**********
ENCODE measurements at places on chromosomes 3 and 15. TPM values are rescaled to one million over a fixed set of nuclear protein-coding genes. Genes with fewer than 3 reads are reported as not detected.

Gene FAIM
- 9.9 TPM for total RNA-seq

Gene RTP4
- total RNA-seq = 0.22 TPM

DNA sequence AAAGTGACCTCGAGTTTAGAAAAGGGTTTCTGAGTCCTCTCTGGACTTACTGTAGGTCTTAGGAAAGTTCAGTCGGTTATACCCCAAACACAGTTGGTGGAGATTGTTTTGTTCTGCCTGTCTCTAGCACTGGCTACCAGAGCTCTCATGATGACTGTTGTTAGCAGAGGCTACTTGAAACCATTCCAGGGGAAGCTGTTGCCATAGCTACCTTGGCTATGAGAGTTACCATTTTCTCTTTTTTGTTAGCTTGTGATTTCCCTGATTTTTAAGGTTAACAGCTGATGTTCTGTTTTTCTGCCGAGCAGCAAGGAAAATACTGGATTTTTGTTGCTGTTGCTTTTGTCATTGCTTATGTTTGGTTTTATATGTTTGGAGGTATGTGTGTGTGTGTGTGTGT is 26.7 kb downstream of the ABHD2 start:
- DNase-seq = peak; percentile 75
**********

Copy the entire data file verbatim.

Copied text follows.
ENCODE measurements at places on chromosomes 3 and 15. TPM values are rescaled to one million over a fixed set of nuclear protein-coding genes. Genes with fewer than 3 reads are reported as not detected.

Gene FAIM
- 9.9 TPM for total RNA-seq

Gene RTP4
- total RNA-seq = 0.22 TPM

DNA sequence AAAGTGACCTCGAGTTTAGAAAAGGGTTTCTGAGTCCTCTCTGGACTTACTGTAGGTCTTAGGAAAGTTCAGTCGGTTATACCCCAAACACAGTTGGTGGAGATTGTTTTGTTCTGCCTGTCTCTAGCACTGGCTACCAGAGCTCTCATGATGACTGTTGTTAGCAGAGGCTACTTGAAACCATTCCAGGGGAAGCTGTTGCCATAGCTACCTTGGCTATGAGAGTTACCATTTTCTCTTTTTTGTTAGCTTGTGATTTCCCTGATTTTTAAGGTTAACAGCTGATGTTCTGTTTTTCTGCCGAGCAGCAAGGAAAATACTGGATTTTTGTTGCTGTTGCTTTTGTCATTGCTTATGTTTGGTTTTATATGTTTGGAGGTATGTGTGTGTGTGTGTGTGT is 26.7 kb downstream of the ABHD2 start:
- DNase-seq = peak; percentile 75